WHY BUYING ORGANIC MIGHT NOT BE WORTH IT
If you’re spending a good portion of your grocery budget on organic foods because you think they are more nutritious, better for the environment and healthier, you might want to do a bit more research. While organics are chemical-free foods, many consumers believe a few common myths that exaggerate their benefits.
WHOLE FOODS VS. ORGANICS
The terms “whole foods” and “organic” aren’t interchangeable. A whole food is simply a food that isn’t processed or doesn’t have anything added to it, either chemicals, preservatives or other foods. Depending on what definition you use, an organic lasagna isn’t a whole food because it contains many ingredients— it’s a healthy dish, but not a food. An apple is a whole food.
Organic foods (based on the legal definition for commercial purpose) are foods grown without chemicals, in ground that hasn’t been treated with chemicals for three years, aren’t genetically modified plants or organisms (GMOs), and which meet other federal standards, based on the crop.
NUTRITIONAL VALUE IS ABOUT THE SAME
Some people mistake the description of organic foods as being “healthier” as meaning the foods contain more nutrients. This isn’t true, according to a Stanford University review of hundreds of studies on organic and conventional foods. You don’t get more milligrams of vitamin C, for example, from an organic tomato than you do from a tomato grown by a large commercial farm. A more recent study suggests that organics contain more antioxidants than conventionally grown foods, but that’s just one study, and the scientific community is split as to even how important antioxidants really are.
BUT ARE THEY HEALTHIER?
When people talk about organics being “healthier,” they are talking about the fact that they don’t contain chemicals or genetic modifications that might cause health problems. Organic advocates say that the commercial fertilizers and pesticides used to grow non-organics are absorbed into the plants, and then into your body as you eat them. Other researchers say that pesticides stay on the outside of plants, warding off bugs and insects. Washing fruits and vegetables before eating them is enough to remove any pesticide residue, they say. The main ingredient in the common pesticide Roundup, used to treat wheat crops around the world, is now being pointed to as the cause of the increase in celiac disease (leading to the gluten-free diet craze).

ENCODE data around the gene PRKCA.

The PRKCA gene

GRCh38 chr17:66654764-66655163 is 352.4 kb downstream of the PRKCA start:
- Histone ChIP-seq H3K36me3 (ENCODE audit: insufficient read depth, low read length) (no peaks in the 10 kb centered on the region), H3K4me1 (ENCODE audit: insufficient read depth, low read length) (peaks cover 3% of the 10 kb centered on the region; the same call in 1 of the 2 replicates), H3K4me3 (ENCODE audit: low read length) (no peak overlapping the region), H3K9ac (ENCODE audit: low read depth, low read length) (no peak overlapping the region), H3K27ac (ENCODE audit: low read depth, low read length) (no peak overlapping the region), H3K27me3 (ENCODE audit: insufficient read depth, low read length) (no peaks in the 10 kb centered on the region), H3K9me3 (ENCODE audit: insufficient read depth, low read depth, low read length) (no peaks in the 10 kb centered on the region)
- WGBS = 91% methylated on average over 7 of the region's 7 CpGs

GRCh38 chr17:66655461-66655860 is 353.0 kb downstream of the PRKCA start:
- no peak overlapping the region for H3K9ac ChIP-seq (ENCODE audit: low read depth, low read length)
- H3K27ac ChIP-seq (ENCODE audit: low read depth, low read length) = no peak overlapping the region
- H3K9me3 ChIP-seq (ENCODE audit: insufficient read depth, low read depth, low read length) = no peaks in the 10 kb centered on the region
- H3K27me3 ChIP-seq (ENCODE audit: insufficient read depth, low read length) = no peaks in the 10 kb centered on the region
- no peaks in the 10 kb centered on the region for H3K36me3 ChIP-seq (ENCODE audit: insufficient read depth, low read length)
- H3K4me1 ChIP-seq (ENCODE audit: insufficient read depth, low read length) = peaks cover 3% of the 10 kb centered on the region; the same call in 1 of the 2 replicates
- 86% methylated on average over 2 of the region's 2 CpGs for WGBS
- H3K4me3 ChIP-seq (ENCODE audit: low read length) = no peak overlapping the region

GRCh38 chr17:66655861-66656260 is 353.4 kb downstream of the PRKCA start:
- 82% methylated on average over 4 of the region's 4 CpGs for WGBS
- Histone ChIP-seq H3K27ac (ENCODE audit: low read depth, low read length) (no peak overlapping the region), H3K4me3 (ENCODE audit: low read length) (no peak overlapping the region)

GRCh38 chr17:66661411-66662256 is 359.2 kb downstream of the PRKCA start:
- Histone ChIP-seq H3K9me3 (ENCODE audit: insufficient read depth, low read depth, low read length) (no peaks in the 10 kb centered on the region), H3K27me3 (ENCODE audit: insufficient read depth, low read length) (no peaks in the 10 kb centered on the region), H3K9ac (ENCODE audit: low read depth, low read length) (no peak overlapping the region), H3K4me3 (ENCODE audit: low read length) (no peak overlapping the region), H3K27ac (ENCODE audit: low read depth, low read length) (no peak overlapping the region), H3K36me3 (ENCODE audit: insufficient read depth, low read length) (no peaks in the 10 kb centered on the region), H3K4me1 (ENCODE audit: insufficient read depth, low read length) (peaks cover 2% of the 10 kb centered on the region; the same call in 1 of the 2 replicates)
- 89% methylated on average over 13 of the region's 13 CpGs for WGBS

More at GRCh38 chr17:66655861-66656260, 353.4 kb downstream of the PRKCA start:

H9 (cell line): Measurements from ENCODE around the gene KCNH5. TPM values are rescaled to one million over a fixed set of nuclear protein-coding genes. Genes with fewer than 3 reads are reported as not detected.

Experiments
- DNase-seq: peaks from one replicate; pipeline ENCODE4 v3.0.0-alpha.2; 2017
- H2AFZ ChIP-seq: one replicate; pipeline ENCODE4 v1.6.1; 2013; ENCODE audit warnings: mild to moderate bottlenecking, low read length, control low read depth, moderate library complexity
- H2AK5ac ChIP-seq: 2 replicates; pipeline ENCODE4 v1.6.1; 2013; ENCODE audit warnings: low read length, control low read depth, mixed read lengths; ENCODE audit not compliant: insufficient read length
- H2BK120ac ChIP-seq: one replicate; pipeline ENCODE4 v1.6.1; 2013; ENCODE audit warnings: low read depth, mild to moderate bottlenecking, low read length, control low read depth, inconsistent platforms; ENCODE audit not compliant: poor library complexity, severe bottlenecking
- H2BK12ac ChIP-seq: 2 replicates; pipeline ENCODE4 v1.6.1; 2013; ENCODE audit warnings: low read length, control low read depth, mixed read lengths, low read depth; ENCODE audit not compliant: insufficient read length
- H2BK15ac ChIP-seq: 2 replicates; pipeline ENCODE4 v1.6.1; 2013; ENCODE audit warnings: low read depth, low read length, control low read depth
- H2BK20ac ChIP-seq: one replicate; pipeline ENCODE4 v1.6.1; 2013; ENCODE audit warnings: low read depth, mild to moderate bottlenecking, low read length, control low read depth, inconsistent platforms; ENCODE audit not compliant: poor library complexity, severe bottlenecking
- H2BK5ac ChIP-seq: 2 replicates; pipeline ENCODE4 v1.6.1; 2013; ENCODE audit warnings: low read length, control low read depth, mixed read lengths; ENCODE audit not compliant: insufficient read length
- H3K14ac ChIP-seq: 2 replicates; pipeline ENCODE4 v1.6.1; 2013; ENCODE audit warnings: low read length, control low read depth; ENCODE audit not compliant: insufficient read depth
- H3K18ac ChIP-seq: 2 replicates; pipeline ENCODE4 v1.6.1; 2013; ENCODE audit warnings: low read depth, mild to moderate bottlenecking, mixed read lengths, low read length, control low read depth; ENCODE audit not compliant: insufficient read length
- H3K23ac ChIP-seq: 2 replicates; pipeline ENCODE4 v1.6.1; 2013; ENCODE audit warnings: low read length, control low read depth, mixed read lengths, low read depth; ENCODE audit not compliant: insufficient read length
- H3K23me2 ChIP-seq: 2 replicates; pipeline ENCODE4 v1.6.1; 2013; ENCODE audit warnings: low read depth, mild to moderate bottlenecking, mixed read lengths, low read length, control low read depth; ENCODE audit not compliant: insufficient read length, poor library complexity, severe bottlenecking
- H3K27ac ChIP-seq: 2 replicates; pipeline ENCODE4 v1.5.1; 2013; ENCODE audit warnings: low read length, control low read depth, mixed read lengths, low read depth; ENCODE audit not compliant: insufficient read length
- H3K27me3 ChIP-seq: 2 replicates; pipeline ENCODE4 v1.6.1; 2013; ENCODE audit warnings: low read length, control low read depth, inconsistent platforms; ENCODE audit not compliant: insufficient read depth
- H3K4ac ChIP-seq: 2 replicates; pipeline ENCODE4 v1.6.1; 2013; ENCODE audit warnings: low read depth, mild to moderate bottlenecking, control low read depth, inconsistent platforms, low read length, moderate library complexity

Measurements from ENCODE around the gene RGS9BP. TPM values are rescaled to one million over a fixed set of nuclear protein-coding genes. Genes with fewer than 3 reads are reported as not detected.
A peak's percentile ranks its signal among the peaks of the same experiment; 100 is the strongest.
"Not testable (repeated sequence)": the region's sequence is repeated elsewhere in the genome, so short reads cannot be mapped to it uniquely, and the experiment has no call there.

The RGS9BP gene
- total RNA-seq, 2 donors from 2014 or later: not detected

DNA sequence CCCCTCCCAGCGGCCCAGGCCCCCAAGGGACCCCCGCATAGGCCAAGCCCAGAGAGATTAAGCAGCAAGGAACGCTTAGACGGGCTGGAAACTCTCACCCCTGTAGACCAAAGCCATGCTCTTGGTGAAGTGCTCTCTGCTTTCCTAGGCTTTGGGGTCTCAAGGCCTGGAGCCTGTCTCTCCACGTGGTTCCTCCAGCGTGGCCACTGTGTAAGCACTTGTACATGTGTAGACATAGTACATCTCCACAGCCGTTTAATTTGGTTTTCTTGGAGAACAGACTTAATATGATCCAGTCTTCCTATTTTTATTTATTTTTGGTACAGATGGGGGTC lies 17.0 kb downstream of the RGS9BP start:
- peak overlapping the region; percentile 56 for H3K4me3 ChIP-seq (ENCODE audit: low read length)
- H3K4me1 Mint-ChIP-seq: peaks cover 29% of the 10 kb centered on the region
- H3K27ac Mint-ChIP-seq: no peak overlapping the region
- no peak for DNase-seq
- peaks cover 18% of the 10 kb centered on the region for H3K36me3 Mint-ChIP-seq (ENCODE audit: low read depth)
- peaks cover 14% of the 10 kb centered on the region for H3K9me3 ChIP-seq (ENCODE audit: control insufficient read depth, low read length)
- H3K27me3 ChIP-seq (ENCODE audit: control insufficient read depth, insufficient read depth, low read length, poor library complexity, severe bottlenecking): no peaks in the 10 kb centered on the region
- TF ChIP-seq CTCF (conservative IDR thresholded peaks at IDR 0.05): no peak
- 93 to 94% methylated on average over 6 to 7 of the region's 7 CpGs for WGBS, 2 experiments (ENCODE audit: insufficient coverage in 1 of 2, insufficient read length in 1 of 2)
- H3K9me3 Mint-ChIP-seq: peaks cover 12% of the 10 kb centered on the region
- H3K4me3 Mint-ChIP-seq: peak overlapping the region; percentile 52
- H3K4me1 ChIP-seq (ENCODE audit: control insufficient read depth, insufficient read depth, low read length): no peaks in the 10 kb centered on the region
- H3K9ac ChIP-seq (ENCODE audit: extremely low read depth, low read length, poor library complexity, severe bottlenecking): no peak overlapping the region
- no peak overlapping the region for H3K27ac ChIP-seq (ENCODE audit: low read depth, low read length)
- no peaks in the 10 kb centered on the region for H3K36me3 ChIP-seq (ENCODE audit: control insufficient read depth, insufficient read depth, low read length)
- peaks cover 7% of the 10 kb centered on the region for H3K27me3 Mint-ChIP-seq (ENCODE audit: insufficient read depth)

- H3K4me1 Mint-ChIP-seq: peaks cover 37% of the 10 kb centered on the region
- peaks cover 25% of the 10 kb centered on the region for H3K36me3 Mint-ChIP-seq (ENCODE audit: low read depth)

GOOD FOR THE ENVIRONMENT?
If you’re worried about the environment, both types of agriculture have a negative effect on the earth. Conventional farming can introduce damaging chemicals that get into groundwater. Because organic growing is less effective for producing yields than conventional farming, organics farms use more land and water to produce the same amount of food as conventional farmers.
Genetically modified or genetically engineered plants have had their DNA altered to make the final plant hardier, more fruitful and more resistance to diseases and pesticides. Countries banning genetically modified foods and individuals calling for a moratorium while they are studied further are doing so because the long-term effects aren’t known, rather than because there is any proof these plants and foods cause health or environmental risks.
THE BOTTOM LINE
Both sides of the organic vs. conventional argument offer passionate and research-backed arguments to support their claims, with almost every study rebutted and dismissed by the other camp. If you’re worried about the effects of long-term consumption of chemicals and GMOs, then you might want to stick with organics – not because of what we know about the effects of chemicals, but because of what we don’t know. If you’re buying organics because you think you’re getting more nutrients and helping the planet, your money might be better spent buying more affordable (which can mean more) conventional fruits and vegetables.
This article was written by Sam Ashe-Edmunds, contributor for The Daily Clutch.